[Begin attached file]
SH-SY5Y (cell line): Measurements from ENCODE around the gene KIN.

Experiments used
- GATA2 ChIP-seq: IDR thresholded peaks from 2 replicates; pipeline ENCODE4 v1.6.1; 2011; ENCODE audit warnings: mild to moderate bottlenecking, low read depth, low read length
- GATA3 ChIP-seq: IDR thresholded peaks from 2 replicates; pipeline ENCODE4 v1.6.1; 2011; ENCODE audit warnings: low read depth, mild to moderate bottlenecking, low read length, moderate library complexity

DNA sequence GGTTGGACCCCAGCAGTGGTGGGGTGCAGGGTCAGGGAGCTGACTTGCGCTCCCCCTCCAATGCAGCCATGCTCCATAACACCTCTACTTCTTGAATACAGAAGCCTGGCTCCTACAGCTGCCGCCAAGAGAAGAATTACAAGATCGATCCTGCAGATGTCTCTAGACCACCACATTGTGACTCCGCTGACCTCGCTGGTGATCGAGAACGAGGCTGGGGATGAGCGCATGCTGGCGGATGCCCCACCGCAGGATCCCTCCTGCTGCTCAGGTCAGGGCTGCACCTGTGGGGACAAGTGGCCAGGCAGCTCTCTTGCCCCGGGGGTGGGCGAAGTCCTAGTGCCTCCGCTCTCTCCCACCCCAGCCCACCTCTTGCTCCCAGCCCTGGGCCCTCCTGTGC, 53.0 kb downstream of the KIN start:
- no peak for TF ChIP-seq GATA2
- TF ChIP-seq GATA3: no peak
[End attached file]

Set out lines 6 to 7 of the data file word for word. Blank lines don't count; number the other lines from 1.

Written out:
- no peak for TF ChIP-seq GATA2
- TF ChIP-seq GATA3: no peak